FedEx Cup Playoffs: Tour gets it right with compelling start at East Lake

Butch Dill/USA TODAY Sports

FedEx Cup Playoffs: Tour gets it right with compelling start at East Lake

PGA Tour

FedEx Cup Playoffs: Tour gets it right with compelling start at East Lake

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ATLANTA – Somewhere, PGA Tour commissioner Jay Monahan is smiling.

The organization’s new, unconventional scoring format for the Tour Championship, the season finale that decides the victor of $15 million and the FedEx Cup, was brought into question and criticized in some circles. For instance, a player could post the lowest 72-hole score this week and not win.

But such is the new world of the FedEx Cup and Monahan touted the new format being used for the first time in PGA Tour history, hailing its simplicity and volatility. While others shook their heads at the decision to determine the players’ starting score by their position in the FedEx Cup standings – Justin Thomas slept on a two-shot lead for four nights – the first round was true to Monahan’s words.

“At the beginning of the year, every player knows what the structure is for the FedEx Cup, and they organize their schedule and they organize themselves competitively to try and get here,” Monahan said this week. “I think the story lines that develop as you get to the back end of the year and into our playoffs, and the increased volatility that we’re delivering, is creating a compelling product for our fans.”

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The staggered scoring format eliminates the need for chalkboards to figure out what is going on. Instead, the staggered scoring system had the leaderboard frozen since last Sunday night. Thomas, the winner of last week’s BMW Championship, began at 10 under. Patrick Cantlay, second in the standings, was at 8 under, Brooks Koepka at 7 under and so forth to those 26th through 30th starting 10 shots back at even par.

Once the first tee ball hit the air, however, there was plenty of movement in the first round at East Lake. Xander Schauffele, the Tour Championship winner in 2017, started the day six shots back but swiftly moved to the top of the leaderboard with a 6-under-par 66 to sit at 10 under.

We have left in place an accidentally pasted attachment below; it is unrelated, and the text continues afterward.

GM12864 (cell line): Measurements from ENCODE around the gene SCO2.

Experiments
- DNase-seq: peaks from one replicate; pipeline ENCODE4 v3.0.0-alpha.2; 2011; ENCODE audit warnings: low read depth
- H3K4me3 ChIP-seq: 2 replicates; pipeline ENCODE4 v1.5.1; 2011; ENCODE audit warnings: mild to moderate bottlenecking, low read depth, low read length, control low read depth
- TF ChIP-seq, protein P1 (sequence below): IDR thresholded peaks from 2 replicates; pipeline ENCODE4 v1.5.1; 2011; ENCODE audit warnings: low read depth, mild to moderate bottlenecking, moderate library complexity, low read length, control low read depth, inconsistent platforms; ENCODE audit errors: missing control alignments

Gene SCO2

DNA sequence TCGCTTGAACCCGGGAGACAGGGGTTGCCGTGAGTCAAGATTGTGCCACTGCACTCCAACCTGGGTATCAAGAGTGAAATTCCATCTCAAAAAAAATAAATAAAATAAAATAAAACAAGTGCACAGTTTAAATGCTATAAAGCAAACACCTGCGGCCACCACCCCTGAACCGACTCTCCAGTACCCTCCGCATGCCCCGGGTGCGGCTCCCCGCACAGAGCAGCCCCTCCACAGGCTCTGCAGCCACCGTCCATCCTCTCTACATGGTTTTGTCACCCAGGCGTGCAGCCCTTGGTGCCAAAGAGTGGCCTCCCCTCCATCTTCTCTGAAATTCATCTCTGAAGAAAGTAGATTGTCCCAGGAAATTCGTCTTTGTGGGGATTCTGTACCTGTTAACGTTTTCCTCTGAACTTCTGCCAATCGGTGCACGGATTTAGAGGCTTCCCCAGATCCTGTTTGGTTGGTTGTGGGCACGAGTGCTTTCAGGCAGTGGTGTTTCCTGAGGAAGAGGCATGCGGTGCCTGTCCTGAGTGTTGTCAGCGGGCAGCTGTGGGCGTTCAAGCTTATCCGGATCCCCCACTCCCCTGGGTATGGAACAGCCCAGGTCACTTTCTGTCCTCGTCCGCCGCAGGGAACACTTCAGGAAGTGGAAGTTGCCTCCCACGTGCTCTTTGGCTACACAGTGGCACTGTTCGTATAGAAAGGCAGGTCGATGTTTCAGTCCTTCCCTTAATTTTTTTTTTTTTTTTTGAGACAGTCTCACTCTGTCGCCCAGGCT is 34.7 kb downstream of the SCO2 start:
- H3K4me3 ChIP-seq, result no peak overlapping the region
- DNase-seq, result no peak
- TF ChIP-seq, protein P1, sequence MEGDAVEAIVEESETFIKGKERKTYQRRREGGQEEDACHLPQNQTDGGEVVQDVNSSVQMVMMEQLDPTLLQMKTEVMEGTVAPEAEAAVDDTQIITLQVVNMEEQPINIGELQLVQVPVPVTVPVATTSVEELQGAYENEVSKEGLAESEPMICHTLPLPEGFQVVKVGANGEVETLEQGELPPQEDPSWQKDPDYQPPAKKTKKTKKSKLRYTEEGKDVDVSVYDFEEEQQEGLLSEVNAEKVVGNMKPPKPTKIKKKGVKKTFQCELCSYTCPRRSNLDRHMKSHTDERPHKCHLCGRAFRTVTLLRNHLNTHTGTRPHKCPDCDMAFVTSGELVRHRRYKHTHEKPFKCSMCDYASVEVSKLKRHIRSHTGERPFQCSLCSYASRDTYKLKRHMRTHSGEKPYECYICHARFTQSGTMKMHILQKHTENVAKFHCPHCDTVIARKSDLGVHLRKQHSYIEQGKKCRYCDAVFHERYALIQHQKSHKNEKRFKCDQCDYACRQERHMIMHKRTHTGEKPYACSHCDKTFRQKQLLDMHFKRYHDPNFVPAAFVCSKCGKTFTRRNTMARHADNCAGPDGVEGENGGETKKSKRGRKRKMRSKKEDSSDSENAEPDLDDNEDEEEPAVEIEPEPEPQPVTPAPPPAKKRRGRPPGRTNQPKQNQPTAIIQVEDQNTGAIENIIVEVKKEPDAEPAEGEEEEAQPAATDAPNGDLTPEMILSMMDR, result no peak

“It is what it is,” said Schauffele, who won twice earlier this year. “I mean, that’s how I’m taking it. I think everyone needed help from J.T. If J.T. went out and shot a pair of 65s, I don’t think the Tour would be very happy and I don’t think the rest of the field would be happy. But it looks to be a good tournament so far.”

Brooks Koepka at the 2019 Tour Championship. Photo: Butch Dill/USA TODAY Sports

Koepka started three back but moved into a share of the lead with a 67. The only three-time winner this season, including his fourth major championship title at the PGA Championship, said he found something on the back nine that led him to three birdies in the last four holes.

Adding to the stacked leaderboard is 2016 FedEx Cup champion Rory McIlroy, who is one back after a 66. Another stroke back is Matt Kuchar, a two-time winner this season who shot 66, and Cantlay, who stayed two back after his 70. The next six named on the leaderboard are Hideki Matsuyama, Jon Rahm, Patrick Reed, Adam Scott and reigning U.S. Open champion Gary Woodland. Stacked indeed.

Thomas is still tied for the lead after a 70. He didn’t know how he’d feel on the first tee with the lead but said he did a good job of getting himself mentally ready for the unconventional start.

“I just didn’t hit enough fairways,” said Thomas, the 2017 FedExCup champion.

Thomas is still irked that he didn’t pull a Sunday double back in 2017, as he lost the Tour Championship to Schauffele by one shot. But there will not be a repeat.

Yes, the two could certainly replicate their closing duel, but there won’t be two winners. In another change this year, there no longer will be an awkward scene where two players are given hardware, as was the case last year when Tiger Woods’ victory in the Tour Championship overshadowed Justin Rose winning the FedExCup.

Instead, picture this scenario. Two players go into a playoff with the winner getting $15 million and the loser getting $5 million for finishing second. OK, loser might not exactly be the right word in this instance, but that $10 million difference will get some heads spinning and hearts racing.

And that’s what playoffs do.

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